The Blog

Off and Running

May 6th, 2010

Wow! Response to the book has been way beyond what any of us expected. It’s currently ranked #131 among ALL books sold by Amazon. Thanks to everyone who pre-ordered, your printed book should be shipped sometime around May 14th!

Many people have been asking about the availability of the book on the iPad. That’s not surprising: if you’re interested in the iPhone OS you’re probably like me and have a bunch of devices sitting on your desk.

I’m happy to report that O’Reilly’s Ebook bundle includes an edition in the ePub format used by iBooks. Once you’ve purchased this book, it’s a simple matter of dragging and dropping it onto iTunes and then syncing to your iPad. You can purchase the Ebook bundle today from the O’Reilly catalog.

Once you’ve installed the ePub, you’ll see the book on the iBooks shelf:

(Click on any image to view at full size.)

Source code looks great on the iPad:

As do tables and pictures:

(Don’t worry, that’s as close as you’re going to get to the fleshy palm while reading the book!)

The Ebook editions are DRM-free, so you can view the PDF file in Preview instead of Adobe Reader. It also makes it easy to copy code and other text out of the book. You probably won’t need to use that feature though: the text was written so that you can follow along in Xcode, not wade through pages and pages of source. (Chapter 6, in particular, is a guided tour through the source code used to create Safety Light.)

Unfortunately, some production delays prevented those Xcode projects from appearing on the Missing CD site. Hold tight, we’re working to get them uploaded as soon as possible. Once we do, you’ll find it really nice to check out the code on your Mac with the Missing Manual by your side!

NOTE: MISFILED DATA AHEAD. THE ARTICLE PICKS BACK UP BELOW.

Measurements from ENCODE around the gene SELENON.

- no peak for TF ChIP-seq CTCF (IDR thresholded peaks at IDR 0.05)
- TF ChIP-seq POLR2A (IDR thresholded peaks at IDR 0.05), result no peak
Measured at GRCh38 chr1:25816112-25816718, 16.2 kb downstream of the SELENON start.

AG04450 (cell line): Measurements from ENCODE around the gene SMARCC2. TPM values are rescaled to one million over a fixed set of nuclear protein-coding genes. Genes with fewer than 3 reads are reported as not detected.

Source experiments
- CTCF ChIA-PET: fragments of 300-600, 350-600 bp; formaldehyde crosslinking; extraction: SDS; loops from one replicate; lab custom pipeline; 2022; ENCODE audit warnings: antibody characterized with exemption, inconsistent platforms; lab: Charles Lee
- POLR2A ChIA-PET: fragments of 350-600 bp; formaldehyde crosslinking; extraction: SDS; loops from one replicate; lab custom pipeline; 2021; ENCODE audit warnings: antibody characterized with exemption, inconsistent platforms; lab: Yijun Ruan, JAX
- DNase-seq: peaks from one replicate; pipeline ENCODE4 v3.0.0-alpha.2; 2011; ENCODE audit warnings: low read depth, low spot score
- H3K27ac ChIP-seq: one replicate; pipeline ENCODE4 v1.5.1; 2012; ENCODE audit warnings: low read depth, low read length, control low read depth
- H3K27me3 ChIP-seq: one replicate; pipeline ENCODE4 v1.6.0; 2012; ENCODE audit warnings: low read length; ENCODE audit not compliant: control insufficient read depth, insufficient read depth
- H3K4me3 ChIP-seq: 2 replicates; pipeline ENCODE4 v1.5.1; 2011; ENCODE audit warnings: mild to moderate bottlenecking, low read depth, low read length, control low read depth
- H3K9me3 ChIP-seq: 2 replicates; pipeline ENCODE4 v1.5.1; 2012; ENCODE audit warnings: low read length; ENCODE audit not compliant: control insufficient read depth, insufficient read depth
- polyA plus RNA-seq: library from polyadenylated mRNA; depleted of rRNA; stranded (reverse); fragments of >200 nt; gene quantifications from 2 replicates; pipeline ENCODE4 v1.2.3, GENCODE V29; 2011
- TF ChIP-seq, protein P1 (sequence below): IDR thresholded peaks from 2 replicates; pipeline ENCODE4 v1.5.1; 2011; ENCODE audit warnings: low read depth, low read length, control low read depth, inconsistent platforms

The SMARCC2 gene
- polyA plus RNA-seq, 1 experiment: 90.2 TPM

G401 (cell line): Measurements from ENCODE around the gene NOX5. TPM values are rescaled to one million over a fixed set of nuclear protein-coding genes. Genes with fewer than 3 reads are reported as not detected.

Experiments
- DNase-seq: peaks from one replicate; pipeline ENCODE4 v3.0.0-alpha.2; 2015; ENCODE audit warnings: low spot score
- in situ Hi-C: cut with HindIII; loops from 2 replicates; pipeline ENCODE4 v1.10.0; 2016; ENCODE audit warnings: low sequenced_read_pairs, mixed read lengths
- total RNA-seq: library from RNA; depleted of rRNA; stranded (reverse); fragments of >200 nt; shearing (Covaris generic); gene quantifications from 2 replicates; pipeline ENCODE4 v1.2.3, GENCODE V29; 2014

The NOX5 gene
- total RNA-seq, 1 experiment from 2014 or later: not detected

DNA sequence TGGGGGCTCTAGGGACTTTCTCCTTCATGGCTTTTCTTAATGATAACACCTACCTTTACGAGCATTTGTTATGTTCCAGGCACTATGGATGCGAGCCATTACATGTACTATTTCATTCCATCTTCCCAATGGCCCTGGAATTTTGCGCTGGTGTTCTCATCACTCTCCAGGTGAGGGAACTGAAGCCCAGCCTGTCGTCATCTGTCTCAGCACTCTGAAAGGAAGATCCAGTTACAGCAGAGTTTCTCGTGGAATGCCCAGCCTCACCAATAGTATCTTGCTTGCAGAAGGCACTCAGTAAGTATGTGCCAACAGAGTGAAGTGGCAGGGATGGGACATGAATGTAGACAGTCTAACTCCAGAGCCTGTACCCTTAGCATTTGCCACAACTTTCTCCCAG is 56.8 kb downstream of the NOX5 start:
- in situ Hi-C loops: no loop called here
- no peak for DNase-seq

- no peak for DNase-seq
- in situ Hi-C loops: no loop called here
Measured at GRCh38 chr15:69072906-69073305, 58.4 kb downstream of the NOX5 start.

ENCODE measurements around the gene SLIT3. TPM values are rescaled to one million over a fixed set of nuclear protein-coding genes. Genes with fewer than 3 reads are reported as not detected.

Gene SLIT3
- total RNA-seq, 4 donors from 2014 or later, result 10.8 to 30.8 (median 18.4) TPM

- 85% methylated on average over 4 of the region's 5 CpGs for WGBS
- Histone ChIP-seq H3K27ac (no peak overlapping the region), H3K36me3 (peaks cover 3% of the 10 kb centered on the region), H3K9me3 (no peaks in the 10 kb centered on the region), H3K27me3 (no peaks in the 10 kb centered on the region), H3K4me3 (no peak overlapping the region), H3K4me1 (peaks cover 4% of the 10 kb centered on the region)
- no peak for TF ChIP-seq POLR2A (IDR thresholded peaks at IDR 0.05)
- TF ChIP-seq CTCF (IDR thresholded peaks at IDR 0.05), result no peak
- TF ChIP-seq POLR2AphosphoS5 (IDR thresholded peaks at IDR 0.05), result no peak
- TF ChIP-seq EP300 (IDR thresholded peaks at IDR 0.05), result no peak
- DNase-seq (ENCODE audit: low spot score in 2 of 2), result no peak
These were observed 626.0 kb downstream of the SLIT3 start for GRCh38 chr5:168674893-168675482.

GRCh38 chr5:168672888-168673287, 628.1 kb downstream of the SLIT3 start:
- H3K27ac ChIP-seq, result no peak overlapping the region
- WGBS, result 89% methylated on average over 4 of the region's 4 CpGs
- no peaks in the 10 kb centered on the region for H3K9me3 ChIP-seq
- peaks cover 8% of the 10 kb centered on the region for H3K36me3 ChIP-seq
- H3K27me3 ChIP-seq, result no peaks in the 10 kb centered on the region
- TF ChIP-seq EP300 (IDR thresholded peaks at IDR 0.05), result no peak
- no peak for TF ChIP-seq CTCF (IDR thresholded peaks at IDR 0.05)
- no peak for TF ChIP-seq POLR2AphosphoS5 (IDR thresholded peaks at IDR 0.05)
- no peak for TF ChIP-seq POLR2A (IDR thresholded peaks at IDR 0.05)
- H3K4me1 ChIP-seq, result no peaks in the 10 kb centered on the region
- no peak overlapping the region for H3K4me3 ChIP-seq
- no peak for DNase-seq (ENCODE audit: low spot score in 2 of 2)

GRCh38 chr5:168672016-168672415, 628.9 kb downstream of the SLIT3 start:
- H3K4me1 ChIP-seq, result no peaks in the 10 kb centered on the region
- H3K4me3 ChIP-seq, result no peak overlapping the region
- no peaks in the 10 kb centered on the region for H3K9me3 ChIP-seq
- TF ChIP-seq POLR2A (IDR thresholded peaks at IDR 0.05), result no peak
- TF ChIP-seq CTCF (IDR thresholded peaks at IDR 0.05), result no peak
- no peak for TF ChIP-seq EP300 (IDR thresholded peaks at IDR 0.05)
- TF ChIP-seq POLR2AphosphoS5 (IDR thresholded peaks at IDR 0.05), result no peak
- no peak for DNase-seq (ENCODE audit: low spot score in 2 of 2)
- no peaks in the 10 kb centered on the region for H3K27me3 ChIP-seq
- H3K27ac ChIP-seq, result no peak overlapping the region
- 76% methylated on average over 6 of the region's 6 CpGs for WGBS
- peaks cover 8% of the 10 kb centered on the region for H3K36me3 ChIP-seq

Thanks again for all the support and well wishes—they’re very much appreciated!

Updated May 7th, 2010: The source code and other collateral for the book are now available on the Missing CD.


March 4th, 2010

Welcome to the official site for the newest Missing Manual from Pogue Press and O’Reilly Media: iPhone App Development: The Missing Manual

When I began to write this book, I made an important observation: there are many great books that cover the APIs that make up the iPhone SDK. There are books that examine important topics like interface design. And, of course, there’s a rich library of information available on Objective-C, Cocoa and other underlying technologies.

But something was missing.

With its multi-touch display, ubiquitous networking, and small form factor, this device we carry around in our pockets is a major shift in computing. A new platform doesn’t come along very often, but with over 75 million devices sold in 2½ years, I think it’s safe to say the iPhone has arrived.

And with a new platform comes a question: what does it mean to be an iPhone developer? With the arrival of of this new device, you’re not just dealing with new technologies in the iPhone SDK, you’re also struggling with new concepts and how to apply them. You can’t take all your experience with desktop computers and use it on a mobile phone. New workflows for developing code need to be adopted. Different approaches toward pricing and distribution must be examined before uploading your work to iTunes. Understanding customer behavior changes as you enter a mass market.

In short, there’s more to learn than just how to code, so I wrote about it.

Of course, I cover topics like Objective-C and Cocoa Touch in detail, but that’s not the overall focus. As the header on this website states: This book walks you through the entire iPhone app development process from start to finish. To get a feel for what you’ll see on this journey, take a look at what ‘s covered in each chapter.

I’m also planning on using this site as a way to present information that didn’t fit within the confines of the book. Add this site to your bookmarks or RSS feeds, or follow @appdevmanual on Twitter, because there’s a great story about Safety Light coming up soon…

The Reviews

“Indispensable for anyone who wants to get serious with iPhone development. It covers not just the technology behind the iPhone OS platform, but the daily life of an iPhone developer—something far more difficult to put into words. Craig has been there since day one, and is now sharing some of his best tricks … Beginners will quickly get rolling, and even veterans will learn interesting things from the mind of a proven master.”

Matt Drance

Bookhouse Software

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